Norman Geras's writings on Marxist thought are appreciated for their clarity of presentation and power of argument. In this new book, he responds to two challenges facing socialists today: to remedy areas of theoretical deficiency, and to resist at the same time the less salutary pressures of intellectual fashion and reaction.
Discourses in Extremity first discusses the moral dimension of problems such as famine, injustice and tyranny, examining the balance of Marxism's strengths and weaknesses here by comparison with libertarian and liberal discourses. In a powerful new essay, Geras then exposes inadequacies in the socialist discussion of justifiable means of revolutionary change, suggesting as a remedy the need to learn from an alternative tradition of thought about human conflict. Geras engages both with classic statements of liberalism and socialism from Locke to Trotsky and with more recent argument by Steven Lukes, Robert Nozick, Peter Singer and Michael Walzer.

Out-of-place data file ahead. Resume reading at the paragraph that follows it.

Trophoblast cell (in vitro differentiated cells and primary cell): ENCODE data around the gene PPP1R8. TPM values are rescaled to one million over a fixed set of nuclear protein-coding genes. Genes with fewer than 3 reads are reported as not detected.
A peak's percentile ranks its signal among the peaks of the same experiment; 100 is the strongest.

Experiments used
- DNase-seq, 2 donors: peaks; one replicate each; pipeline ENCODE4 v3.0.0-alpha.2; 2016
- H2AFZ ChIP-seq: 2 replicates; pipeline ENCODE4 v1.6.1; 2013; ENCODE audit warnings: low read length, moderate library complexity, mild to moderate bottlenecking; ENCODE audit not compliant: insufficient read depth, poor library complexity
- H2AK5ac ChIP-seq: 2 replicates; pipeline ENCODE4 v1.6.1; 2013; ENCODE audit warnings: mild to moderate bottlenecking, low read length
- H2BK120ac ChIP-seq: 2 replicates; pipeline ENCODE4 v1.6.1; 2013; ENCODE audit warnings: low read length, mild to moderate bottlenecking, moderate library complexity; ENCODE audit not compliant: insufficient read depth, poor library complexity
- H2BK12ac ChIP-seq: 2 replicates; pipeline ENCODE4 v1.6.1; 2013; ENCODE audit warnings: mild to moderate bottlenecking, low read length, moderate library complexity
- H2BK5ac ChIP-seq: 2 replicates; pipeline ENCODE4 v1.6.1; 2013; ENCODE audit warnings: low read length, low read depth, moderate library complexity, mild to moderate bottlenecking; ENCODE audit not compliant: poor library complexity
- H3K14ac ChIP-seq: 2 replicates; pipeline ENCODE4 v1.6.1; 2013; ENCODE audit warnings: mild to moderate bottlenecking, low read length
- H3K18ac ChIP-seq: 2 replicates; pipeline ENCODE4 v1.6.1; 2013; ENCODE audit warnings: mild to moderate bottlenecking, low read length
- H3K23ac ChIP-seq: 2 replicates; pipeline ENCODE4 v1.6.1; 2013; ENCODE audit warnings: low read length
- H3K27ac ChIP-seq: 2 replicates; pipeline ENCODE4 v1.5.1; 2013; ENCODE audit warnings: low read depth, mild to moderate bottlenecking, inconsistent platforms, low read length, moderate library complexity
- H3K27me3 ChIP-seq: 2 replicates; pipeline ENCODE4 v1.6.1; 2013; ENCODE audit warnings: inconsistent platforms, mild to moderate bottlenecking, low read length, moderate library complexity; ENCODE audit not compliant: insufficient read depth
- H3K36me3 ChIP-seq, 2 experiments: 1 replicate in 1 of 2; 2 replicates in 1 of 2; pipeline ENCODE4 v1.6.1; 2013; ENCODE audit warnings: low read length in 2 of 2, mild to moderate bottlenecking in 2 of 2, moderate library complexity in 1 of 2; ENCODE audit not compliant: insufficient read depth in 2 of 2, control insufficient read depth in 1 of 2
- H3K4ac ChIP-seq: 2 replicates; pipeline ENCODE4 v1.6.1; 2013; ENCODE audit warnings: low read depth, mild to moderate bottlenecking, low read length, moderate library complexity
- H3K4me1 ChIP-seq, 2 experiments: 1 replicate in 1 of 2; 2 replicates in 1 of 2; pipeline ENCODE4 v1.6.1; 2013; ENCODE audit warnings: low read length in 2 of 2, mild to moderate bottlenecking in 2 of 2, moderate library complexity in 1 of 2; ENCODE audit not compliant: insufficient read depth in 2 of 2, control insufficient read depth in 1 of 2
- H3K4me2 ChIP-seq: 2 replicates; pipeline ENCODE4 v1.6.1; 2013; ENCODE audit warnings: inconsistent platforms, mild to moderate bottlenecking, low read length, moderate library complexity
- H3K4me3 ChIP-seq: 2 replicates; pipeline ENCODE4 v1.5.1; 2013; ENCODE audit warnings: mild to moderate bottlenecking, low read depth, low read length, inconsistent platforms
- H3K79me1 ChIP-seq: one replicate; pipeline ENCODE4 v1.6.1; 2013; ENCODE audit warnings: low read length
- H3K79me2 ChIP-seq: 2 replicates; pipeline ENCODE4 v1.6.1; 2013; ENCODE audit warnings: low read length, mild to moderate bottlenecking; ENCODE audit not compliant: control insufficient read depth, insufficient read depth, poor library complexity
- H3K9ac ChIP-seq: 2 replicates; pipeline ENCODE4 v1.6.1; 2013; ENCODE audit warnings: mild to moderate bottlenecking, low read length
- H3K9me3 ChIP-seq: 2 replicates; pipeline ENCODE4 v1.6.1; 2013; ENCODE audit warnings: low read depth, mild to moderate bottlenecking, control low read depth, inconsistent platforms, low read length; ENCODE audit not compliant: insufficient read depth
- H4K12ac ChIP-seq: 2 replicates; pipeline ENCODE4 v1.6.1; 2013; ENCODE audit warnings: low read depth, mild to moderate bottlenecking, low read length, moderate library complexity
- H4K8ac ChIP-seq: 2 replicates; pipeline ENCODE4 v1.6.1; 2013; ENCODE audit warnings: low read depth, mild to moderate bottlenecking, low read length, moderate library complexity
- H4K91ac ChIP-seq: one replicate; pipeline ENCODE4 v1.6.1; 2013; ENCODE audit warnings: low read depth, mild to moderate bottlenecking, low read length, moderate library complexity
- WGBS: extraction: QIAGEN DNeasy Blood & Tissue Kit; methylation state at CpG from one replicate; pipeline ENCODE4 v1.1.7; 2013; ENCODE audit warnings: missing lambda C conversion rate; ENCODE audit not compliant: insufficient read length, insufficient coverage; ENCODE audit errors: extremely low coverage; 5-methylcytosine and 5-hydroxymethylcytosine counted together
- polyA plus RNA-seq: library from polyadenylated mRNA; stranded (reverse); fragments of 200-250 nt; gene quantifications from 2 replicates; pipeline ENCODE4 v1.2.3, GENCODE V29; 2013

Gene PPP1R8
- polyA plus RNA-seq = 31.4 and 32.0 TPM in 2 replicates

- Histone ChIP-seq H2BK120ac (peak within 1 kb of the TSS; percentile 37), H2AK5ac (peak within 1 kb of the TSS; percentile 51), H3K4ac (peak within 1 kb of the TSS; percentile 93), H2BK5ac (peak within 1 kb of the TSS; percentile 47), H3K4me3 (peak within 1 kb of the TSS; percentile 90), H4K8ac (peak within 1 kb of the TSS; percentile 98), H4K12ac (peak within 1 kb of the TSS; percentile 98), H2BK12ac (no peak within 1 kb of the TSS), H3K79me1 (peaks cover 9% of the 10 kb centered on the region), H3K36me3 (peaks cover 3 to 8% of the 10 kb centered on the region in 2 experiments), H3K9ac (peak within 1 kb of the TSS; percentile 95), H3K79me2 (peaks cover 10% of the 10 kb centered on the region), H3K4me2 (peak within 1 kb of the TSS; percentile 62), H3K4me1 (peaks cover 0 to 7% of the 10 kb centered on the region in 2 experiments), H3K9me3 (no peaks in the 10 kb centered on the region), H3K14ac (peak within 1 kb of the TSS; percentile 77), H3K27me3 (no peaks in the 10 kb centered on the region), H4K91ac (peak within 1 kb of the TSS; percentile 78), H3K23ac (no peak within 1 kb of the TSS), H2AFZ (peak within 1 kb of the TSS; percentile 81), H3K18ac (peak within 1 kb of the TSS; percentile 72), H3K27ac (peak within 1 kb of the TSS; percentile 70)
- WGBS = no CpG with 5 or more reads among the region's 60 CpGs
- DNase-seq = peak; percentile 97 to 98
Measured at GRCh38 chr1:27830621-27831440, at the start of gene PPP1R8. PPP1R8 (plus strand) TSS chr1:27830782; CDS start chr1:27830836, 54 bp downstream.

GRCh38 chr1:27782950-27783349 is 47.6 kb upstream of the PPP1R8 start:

The second part of the volume enters a debate—over the status of Marxism and so-called 'post-Marxism'—that has aroused widespread interest. In a painstaking critique of ideas of Ernesto Laclau and Chantal Mouffe, Geras rebuts their account of the Marxist tradition and the discourse-based perspective they would have displace it, criticizing the arbitrariness and excess within their own discourse.